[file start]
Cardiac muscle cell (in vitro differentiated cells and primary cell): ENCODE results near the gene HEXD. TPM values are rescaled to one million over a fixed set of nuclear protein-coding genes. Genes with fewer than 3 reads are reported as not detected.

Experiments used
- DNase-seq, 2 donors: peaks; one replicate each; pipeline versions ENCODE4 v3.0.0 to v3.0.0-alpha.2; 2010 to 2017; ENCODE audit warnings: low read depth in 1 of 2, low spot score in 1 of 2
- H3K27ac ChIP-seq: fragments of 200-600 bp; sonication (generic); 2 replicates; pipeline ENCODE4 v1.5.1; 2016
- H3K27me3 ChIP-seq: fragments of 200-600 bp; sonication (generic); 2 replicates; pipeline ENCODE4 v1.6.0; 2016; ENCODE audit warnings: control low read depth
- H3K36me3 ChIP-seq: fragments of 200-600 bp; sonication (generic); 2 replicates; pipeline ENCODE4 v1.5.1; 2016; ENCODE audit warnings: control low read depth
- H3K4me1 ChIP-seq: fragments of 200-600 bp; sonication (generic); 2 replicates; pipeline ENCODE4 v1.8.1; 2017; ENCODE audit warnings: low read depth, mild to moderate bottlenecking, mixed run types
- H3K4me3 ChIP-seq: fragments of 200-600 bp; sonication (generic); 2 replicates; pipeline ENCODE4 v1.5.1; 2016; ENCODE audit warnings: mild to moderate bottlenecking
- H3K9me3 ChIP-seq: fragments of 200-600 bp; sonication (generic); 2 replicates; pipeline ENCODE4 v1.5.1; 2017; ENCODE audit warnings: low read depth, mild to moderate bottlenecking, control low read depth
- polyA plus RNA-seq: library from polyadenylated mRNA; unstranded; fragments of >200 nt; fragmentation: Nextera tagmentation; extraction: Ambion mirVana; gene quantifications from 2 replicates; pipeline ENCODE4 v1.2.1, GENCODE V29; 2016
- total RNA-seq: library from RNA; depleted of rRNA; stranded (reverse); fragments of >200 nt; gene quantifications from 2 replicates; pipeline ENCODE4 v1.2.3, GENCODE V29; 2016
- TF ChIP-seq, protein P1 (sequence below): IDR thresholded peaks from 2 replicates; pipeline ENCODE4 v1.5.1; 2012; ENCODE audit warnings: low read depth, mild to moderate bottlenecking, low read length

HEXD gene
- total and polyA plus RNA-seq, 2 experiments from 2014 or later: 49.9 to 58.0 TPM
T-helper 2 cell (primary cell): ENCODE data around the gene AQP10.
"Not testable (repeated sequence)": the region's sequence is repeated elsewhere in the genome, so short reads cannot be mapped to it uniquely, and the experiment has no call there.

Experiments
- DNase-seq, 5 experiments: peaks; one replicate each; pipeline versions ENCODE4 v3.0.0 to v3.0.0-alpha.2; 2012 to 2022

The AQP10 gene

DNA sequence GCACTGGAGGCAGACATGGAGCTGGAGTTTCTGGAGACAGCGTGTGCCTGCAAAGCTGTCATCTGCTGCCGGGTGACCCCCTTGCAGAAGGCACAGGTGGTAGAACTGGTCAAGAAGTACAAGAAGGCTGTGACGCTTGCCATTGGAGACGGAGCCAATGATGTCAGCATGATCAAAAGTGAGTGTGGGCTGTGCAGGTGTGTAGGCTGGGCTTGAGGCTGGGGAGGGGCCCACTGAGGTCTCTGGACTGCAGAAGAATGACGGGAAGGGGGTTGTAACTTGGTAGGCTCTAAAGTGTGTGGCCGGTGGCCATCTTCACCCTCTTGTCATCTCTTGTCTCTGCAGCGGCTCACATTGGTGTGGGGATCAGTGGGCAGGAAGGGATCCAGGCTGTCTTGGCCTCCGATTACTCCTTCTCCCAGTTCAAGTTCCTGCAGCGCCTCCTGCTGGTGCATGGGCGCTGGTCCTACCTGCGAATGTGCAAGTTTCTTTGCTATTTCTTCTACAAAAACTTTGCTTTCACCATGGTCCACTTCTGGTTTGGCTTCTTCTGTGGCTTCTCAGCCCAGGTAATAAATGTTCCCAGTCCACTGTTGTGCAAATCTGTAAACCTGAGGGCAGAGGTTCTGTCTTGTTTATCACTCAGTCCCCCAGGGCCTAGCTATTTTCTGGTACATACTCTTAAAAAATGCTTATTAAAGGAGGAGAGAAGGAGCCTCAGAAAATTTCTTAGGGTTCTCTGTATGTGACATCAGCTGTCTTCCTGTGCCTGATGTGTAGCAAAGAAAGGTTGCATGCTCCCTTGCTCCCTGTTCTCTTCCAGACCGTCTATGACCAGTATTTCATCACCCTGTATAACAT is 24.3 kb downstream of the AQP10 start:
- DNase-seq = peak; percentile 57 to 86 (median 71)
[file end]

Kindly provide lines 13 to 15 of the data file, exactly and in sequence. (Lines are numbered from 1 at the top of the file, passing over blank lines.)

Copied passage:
HEXD gene
- total and polyA plus RNA-seq, 2 experiments from 2014 or later: 49.9 to 58.0 TPM
T-helper 2 cell (primary cell): ENCODE data around the gene AQP10.